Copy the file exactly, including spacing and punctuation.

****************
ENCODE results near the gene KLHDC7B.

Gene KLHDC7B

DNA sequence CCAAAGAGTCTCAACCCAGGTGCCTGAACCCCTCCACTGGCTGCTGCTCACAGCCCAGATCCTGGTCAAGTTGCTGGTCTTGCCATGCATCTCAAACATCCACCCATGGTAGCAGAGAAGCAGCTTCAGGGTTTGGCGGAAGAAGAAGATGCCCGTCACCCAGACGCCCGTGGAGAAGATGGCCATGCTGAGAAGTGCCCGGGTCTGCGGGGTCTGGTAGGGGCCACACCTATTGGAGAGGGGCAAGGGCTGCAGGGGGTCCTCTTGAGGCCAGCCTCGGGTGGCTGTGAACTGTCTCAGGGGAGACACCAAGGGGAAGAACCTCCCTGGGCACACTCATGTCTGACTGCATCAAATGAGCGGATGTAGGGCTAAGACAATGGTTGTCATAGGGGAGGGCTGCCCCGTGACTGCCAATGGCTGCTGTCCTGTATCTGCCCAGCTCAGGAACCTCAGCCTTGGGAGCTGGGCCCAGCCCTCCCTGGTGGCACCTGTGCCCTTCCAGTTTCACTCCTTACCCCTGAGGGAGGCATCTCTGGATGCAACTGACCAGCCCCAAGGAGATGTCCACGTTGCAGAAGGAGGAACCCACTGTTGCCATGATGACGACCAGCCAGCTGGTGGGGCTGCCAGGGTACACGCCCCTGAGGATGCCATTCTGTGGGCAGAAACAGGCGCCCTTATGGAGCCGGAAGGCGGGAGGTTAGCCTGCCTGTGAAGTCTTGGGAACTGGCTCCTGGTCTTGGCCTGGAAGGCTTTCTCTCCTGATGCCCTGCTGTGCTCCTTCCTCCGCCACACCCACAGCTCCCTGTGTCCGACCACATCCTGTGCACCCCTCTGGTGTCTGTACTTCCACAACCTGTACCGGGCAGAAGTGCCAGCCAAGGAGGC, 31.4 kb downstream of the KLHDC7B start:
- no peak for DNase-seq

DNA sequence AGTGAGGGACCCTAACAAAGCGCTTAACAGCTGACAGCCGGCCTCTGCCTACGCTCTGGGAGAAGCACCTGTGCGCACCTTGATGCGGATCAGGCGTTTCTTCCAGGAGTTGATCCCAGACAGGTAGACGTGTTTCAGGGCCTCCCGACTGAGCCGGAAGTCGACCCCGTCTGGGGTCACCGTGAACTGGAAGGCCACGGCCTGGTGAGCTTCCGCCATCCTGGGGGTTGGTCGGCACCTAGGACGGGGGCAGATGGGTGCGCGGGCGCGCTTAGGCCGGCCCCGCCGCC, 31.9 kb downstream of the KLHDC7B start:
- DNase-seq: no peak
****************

ENCODE results near the gene KLHDC7B.

Gene KLHDC7B

DNA sequence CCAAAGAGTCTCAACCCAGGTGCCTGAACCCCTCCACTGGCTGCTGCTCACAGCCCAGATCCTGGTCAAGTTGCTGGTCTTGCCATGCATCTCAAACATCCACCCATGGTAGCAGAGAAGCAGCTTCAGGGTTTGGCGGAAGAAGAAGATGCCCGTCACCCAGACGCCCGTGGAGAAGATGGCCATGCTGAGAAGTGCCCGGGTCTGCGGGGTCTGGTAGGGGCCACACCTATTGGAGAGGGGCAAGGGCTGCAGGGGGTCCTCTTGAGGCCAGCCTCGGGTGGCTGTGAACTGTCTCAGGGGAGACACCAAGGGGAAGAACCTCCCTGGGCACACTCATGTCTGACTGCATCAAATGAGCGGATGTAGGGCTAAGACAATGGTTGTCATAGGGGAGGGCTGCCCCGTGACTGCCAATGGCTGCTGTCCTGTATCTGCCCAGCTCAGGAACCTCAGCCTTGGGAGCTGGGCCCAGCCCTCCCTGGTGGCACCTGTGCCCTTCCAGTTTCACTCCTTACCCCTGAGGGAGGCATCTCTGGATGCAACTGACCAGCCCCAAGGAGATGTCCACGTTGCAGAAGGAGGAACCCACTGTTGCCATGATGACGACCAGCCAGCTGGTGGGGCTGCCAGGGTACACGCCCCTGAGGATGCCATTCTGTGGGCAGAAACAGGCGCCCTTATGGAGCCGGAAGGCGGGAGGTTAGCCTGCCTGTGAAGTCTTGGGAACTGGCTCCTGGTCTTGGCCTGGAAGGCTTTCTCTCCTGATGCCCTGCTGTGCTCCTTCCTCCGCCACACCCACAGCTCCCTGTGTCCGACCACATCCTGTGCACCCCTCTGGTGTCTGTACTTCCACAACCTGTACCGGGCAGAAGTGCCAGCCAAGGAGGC, 31.4 kb downstream of the KLHDC7B start:
- no peak for DNase-seq

DNA sequence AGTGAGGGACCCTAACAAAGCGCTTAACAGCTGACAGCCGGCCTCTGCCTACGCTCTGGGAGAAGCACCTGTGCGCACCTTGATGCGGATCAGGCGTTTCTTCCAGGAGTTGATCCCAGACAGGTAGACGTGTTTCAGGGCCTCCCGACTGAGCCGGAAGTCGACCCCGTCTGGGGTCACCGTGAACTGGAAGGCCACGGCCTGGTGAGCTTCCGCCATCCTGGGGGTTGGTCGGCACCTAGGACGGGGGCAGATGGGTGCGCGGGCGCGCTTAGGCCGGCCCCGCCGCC, 31.9 kb downstream of the KLHDC7B start:
- DNase-seq: no peak